SEATTLE (AP) — A King County Superior Court judge ruled Wednesday that a recall petition seeking to remove Seattle City Councilmember Kshama Sawant from office can proceed.

Judge Jim Rogers found four of the six charges leveled against Sawant to be both specific enough and sufficient to permit the process to continue, The Seattle Times reported. It’s the second politically charged recall effort against a Seattle elected official amid mass protests against police violence and systemic racism.

“The petitioner has shown actual knowledge of facts indicating that the Councilmember intended to commit an unlawful act,” Rogers wrote in his order.

A group of Seattle residents is pushing for the Sawant recall, alleging violations including when she allowed demonstrators into City Hall during a nighttime protest in June and spoke at a protest in front of Mayor Jenny Durkan’s house. They also say she encouraged protesters to occupy Seattle Police’s East Precinct, “helped create the Capitol Hill Occupation Protest Zone,” used city resources to promote a ballot initiative and delegated employment decisions in her office to her political party.

Rogers dismissed the charges related to the East Precinct and the CHOP.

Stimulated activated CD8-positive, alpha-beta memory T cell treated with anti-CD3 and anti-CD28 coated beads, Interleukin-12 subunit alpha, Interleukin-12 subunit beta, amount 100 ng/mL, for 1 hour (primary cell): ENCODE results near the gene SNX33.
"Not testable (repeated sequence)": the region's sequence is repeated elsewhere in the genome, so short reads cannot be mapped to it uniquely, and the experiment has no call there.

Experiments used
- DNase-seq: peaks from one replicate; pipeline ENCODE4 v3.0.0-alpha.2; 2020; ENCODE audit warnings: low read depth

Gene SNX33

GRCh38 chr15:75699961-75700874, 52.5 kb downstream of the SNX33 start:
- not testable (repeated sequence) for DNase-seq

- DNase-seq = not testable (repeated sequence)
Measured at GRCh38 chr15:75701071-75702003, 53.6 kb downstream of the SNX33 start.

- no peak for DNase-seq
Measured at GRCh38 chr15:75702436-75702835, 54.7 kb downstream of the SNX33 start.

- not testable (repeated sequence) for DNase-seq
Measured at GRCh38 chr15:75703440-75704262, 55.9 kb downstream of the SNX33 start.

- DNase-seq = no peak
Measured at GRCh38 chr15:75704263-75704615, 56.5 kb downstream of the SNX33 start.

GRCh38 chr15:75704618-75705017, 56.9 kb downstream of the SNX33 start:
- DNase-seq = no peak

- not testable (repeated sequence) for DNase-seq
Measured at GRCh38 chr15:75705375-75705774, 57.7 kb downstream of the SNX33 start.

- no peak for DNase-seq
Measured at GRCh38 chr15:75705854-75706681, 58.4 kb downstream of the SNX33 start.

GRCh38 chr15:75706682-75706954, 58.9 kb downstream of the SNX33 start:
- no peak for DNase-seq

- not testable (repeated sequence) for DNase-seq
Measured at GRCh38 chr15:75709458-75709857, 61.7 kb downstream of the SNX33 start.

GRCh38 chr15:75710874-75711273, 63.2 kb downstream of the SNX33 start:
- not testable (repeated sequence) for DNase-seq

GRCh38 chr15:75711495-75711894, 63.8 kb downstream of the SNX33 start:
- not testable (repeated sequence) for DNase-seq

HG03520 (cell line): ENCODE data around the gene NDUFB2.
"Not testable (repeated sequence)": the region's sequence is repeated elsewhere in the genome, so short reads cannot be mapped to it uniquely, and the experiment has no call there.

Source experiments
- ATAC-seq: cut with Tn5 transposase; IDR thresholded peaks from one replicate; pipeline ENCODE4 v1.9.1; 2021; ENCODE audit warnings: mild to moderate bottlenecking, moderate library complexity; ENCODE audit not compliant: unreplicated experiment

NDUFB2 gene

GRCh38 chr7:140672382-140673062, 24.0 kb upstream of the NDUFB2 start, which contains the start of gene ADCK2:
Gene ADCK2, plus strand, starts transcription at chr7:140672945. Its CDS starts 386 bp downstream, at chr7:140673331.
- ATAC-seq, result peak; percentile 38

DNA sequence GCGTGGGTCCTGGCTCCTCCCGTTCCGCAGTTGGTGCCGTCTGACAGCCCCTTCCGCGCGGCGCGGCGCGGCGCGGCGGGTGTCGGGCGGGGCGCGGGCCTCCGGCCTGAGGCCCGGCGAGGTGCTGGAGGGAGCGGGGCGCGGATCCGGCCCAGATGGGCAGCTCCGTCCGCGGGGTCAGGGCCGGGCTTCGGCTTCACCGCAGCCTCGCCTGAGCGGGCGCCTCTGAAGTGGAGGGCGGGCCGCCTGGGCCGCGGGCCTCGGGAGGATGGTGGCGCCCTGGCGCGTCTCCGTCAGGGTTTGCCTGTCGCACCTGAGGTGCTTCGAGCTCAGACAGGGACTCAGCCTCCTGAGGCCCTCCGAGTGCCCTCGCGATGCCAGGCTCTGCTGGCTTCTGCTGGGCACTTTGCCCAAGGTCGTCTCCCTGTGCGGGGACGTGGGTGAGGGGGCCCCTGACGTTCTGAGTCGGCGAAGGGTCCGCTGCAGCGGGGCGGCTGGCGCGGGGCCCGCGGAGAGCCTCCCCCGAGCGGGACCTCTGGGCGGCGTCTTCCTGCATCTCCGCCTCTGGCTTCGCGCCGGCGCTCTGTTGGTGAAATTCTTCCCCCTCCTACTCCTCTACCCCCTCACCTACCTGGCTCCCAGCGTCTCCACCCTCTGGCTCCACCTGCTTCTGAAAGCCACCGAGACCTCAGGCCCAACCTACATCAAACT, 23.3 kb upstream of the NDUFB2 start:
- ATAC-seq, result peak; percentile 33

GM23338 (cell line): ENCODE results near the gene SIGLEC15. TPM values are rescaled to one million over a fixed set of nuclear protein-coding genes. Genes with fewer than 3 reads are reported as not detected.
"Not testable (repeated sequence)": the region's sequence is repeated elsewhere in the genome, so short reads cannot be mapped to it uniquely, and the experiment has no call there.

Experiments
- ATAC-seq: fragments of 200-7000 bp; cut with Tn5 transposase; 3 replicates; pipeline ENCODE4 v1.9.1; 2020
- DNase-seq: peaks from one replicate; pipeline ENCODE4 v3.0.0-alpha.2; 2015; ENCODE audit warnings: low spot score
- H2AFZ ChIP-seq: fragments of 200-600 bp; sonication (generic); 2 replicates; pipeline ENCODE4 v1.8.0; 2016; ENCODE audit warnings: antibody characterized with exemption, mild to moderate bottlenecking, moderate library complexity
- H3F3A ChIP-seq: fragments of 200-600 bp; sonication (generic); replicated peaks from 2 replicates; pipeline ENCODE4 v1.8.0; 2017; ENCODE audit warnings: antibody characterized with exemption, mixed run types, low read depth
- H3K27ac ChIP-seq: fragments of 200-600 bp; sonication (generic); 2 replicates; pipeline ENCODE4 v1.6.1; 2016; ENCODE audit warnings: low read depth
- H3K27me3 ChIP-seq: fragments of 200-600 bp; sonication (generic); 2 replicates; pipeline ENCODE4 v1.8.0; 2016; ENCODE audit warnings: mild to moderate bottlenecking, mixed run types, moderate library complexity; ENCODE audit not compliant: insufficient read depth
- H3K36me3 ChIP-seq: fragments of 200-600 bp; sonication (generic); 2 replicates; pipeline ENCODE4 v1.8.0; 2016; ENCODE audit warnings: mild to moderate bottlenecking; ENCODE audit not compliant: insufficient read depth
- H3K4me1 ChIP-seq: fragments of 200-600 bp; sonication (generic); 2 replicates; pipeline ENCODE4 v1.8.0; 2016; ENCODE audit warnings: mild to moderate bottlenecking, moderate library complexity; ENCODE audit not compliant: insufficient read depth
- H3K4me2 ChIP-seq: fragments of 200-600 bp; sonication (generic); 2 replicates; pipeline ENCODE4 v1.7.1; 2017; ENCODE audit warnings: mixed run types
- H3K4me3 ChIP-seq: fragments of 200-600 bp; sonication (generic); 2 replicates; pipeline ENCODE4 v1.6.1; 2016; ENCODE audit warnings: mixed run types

Rogers’ role is to assume the charges against Sawant are true and to determine whether they are specific and serious enough to merit a recall.

Dmitri Iglitzin, Sawant’s attorney, said in arguments that Sawant has been elected three times, most recently less than a year ago, and said the recall petitioners were trying to redo those elections because they disagree with her politics.

John McKay, an attorney representing recall petitioner Ernest Lou, said Sawant needed to be held accountable for her actions.

If Rogers’ decision survives a possible appeal, petitioners would need to collect more than 10,000 signatures from residents of Sawant’s Capitol Hill-based district in order to send the recall to voters.

The Seattle City Council voted on Tuesday, at Sawant’s request, to fund Sawant’s legal defense in the matter.

A King County judge earlier this summer allowed a recall effort against the mayor to move forward. The recall alleges that Durkan failed to institute policies after police used tear gas on protesters. Durkan is appealing the judge’s decision to the state Supreme Court, which is scheduled to consider the case in October.

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